- Compared to baseline, quality of life measured by the EQ-5D was significantly decreased at 12 months in both the surgical and non-surgical groups (both p=0.03), however there was no significant difference between groups at this time point (p=0.30).
- Except for concentric and eccentric power at 6 months, limb symmetry index (LSI) values were higher in the surgical group compared to the non-surgical group at all time points. However all of these differences, except for hopping and the drop counter-movement jump test at 12 months (p<0.05), were not considered statistically significant (p>0.05).
- 0 patients in the surgical group and 5 patients in the non-surgical group (10%) suffered a re-rupture (between 5 and 12 weeks post-injury) (p=0.06), although 1 patient in the surgical group suffered a partial re-rupture. Following subsequent surgery on those with re-ruptures, there was no significant difference in all functional test scores between those who suffered from a re-rupture and those who did not at 6 and 12 months (p>0.05), except for the heel-rise height at 6 months (p=0.011).
- 1 patient (2%) in the surgical group and 2 patients (4%) in the non-surgical group suffered a deep vein thrombosis. A superficial wound infection occurred in 12% of the patients in the surgical group (6 patients) and a persistent partial sural nerve disturbance occurred in 1 patient from the surgical group.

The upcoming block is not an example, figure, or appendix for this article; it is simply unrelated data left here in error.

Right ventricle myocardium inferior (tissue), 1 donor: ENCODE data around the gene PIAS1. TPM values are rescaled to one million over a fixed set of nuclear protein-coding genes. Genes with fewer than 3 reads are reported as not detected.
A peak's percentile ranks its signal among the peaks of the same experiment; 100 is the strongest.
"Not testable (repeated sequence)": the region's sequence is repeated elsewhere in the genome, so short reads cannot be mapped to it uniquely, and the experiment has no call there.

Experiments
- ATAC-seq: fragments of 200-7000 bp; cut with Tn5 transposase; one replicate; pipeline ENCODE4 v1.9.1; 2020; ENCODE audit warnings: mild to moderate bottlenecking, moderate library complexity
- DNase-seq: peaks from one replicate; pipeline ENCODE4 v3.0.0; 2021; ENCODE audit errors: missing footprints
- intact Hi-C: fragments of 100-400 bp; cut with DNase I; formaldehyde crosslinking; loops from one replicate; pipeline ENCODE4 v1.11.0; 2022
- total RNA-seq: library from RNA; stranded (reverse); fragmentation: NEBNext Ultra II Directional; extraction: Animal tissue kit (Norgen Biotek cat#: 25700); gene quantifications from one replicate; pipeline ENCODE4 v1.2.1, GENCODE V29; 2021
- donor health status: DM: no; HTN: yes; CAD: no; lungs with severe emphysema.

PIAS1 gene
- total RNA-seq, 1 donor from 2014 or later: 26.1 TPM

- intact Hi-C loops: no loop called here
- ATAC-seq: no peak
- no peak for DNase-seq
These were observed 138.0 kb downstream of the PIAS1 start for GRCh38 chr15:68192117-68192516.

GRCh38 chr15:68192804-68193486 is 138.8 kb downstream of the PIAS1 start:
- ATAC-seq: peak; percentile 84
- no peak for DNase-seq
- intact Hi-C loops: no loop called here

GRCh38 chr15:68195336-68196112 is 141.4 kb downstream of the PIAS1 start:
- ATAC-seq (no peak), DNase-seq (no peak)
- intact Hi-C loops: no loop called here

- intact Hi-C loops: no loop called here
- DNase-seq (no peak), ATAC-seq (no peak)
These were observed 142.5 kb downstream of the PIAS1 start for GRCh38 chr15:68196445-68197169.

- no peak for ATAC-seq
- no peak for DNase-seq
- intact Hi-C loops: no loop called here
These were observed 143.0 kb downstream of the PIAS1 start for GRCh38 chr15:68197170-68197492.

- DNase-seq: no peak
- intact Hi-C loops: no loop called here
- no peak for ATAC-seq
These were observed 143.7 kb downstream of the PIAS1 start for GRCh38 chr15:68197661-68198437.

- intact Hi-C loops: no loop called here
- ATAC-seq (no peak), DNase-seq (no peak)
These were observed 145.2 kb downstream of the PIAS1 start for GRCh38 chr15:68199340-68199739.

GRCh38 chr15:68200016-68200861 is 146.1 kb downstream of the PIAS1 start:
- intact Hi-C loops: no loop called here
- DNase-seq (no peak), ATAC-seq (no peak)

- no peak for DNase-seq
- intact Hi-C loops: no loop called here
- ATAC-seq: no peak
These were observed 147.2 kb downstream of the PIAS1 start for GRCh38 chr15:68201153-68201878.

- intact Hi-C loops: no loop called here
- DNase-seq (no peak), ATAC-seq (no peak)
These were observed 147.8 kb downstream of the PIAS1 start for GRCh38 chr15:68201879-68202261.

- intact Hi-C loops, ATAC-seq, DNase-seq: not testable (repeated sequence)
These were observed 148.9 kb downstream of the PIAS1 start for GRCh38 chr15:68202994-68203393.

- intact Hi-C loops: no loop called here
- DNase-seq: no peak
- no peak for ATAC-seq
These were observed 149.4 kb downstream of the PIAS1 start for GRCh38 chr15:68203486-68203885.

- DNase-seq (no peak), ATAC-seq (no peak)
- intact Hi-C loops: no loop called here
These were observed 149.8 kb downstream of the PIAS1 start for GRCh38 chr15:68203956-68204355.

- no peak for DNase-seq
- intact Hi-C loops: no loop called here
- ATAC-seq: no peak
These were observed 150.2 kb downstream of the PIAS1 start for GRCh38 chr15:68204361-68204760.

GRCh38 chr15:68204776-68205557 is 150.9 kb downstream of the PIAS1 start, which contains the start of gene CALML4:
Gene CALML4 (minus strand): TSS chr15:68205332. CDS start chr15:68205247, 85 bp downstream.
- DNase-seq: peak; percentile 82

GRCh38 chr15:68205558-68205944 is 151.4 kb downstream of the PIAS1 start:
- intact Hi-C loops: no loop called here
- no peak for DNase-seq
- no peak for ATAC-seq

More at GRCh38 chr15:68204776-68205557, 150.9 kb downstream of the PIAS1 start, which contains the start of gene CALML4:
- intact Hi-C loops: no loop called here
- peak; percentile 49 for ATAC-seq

What should I remember most?
Surgical repair of an acute Achilles tendon rupture with early full weight-bearing, range of motion and strength training was not found to be statistically superior to non-surgical treatment with immediate weight-bearing, with respect to function, physical activity levels post-injury, quality of life, and the incidence of re-ruptures. It was also found that for those who suffered a re-rupture and underwent subsequent surgical repair, most functional scores measured at 6 and 12 months were not significantly different than those of patients who did not suffer a re-rupture.
How will this affect the care of my patients?
The results from this study suggest that surgical repair for acute Achilles tendon ruptures with immediate full weight-bearing and range of motion is well tolerated, but is not superior to non-surgical treatment with early weight-bearing. This lack of significance, however, may be attributable to type II error. Therefore, optimal treatment should be specific to the individual and their specific goals. Future research could assess this correlation more accurately by quantitatively measuring the amount of time patients actually spent bearing their weight post-injury, instead of simply encouraging the patients to immediately bear their full weight post-injury.